At some point after the 2004 election, popular political demography took education level, rather than income level, as the primary determining factor in class. It is because of this definition that commenters, including Ruy Teixeira of The Emerging Democratic Majority fame, to claim that Bush has won the white working class by 23 points, despite being soundly defeated, 55%-44%, among voters making less than $50,000 a year. The major problem I have with this definition is that among the public at large, which mainly defines class by income level, statements that Bush won the white working class vote by wide margins conjures up images of Bush winning the majority of the vote among low-income white Americans. Clearly, as the exit poll data on income shows, the simply is not the case.
However, defining class by the type of job one posses, rather than by the amount of income one receives from that job, is actually more in line with traditional leftist and academic theory on the subject. The proletariat are not the proletariat because they are poor, but rather because they primarily earn money through wage-labor rather than through capital ownership. Certainly there is a tendency for the proletariat to be poor, or at least poorer than the bourgeois, but the primary difference between the classes is an issue of ownership, not an issue of income. Similarly, as someone who basically accepts Richard Florida's definition of the Creative Class, I think a contemporary understanding of class divisions in the United States is incomplete without taking into account not only ownership, but also the type of jobs individuals perform. Leaving aside the specifics of who can be defined as a "knowledge worker" and who cannot, the differences that I believe are the most salient are the ones based upon education level and schedule flexibility. The reason for this is because differences in these areas will inevitably result not only in different income levels, but also in different lifestyle types. And once people start living different than each other, it isn't long before they start developing different values and voting tendencies as well.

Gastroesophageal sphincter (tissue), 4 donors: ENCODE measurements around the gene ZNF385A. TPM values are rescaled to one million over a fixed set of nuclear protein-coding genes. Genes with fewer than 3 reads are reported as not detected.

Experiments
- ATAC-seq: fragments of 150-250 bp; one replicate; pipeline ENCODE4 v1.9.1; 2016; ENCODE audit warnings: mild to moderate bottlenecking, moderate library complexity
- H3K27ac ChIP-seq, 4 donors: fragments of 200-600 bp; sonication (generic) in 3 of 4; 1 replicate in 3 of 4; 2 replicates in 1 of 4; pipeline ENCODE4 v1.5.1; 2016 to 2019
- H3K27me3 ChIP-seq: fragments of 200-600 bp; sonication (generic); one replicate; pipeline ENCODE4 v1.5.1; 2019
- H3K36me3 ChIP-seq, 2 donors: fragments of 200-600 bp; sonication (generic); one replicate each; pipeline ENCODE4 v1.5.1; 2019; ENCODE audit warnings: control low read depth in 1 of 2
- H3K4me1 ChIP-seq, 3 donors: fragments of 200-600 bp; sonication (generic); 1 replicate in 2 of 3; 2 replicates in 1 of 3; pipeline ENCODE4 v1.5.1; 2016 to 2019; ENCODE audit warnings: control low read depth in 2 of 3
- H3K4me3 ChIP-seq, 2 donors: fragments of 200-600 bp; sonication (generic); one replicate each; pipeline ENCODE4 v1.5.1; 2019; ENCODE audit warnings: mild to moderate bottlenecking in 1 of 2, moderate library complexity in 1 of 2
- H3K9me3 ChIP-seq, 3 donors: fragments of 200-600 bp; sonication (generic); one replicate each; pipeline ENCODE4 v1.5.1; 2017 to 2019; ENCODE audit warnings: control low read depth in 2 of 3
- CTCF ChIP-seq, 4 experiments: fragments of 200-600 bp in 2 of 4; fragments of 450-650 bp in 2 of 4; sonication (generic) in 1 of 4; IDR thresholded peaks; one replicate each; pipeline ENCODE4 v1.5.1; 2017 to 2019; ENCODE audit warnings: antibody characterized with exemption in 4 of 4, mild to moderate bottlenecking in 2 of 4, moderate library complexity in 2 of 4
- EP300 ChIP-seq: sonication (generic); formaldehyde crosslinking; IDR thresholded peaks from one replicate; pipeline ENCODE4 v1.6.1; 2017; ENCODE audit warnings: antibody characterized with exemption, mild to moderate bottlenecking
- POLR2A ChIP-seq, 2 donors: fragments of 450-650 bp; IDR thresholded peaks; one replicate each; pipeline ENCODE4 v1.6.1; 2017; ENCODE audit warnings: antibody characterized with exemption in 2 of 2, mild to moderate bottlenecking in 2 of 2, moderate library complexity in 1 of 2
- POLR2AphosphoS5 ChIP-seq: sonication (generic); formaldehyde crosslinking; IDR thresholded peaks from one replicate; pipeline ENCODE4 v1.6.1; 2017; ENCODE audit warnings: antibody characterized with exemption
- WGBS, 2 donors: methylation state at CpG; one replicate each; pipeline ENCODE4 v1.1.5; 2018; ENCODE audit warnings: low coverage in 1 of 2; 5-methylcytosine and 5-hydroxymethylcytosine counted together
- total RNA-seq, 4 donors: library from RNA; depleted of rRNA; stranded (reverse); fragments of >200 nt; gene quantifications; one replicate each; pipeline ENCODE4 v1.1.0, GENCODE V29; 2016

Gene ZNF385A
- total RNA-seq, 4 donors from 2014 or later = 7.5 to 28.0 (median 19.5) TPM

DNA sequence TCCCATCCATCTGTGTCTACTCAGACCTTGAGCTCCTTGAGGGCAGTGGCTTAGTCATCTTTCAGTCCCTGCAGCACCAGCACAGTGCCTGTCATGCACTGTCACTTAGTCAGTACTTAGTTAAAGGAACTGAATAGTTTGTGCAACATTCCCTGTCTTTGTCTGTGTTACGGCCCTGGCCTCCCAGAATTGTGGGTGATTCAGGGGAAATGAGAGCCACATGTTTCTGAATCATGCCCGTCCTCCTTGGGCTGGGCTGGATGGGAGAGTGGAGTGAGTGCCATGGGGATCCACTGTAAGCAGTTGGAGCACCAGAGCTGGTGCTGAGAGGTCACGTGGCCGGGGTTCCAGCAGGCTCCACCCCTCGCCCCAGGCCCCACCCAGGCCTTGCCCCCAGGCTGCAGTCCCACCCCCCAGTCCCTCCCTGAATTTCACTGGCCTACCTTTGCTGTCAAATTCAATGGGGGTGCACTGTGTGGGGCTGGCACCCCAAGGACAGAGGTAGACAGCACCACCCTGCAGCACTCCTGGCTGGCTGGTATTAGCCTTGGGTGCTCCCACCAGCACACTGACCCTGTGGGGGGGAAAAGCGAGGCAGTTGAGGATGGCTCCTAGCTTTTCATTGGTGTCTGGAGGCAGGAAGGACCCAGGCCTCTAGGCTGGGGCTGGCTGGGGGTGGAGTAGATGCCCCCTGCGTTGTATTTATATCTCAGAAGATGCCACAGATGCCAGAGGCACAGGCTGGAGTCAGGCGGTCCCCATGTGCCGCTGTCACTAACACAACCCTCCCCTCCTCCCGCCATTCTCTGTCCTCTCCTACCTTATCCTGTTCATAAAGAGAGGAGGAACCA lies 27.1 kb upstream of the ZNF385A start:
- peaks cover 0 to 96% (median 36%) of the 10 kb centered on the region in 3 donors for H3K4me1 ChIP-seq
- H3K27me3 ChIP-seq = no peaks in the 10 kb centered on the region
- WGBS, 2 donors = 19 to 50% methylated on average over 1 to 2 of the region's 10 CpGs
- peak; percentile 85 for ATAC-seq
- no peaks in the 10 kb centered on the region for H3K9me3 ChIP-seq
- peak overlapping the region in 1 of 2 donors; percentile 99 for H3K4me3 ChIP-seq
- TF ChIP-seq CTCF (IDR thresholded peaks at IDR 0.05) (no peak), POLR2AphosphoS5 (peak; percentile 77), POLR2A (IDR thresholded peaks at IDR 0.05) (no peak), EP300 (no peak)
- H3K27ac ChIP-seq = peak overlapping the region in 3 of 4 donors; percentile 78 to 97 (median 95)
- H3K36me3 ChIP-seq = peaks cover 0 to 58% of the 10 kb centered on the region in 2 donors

I bring this up because it now appears that the largest gap within the Democratic electorate is based upon education level. Looking over the detailed crosstabs from recent New Hampshire polls, the only state where pollsters seem to be regularly providing detailed demographic crosstabs, one sees well known patterns such as Clinton's disproportionate advantage among women, and Obama's disproportionate strength among Demo-leaning indies. However, by far the largest gaps documented in both the last UNH (PDF, p 21) and WMUR (PDF p. 12) polls is between those Democrats with a high school education or less, and those with a post-graduate education. In both of these New Hampshire polls, Barack Obama comes in at a meager 4th place, trailing not only Hillary Clinton by massive 54%-9% and 47%-11% margins, but also coming in behind both John Edwards and Bill Richardson. By way of contrast, among those with post-graduate degrees, Obama leads Clinton 31%-29% in WMUR and trails by a narrow 27%-24% margin in UNH. This is an average swing of 40 points between the two groups, much larger than anything crosstab, although it should be noted that income demonstrates the second largest gap between the candidates.,
I have always struggled to define the progressive creative class vote from exit polls, but looking at education crosstabs within Democratic primaries might be the closest one can come with public polling information. While progressive creative class types skew non-Christian, skew high income, and self-identified liberal, the largest connection between them will be that they have at least four-year degrees. In fact, education might be one of the largest class divides in this country, surpassing even most differences in income levels. It difficult to expect more detailed, psychographic information simply from exit polls, but determining how different classes in America are voting would not only provide more information on American elections, but on America itself.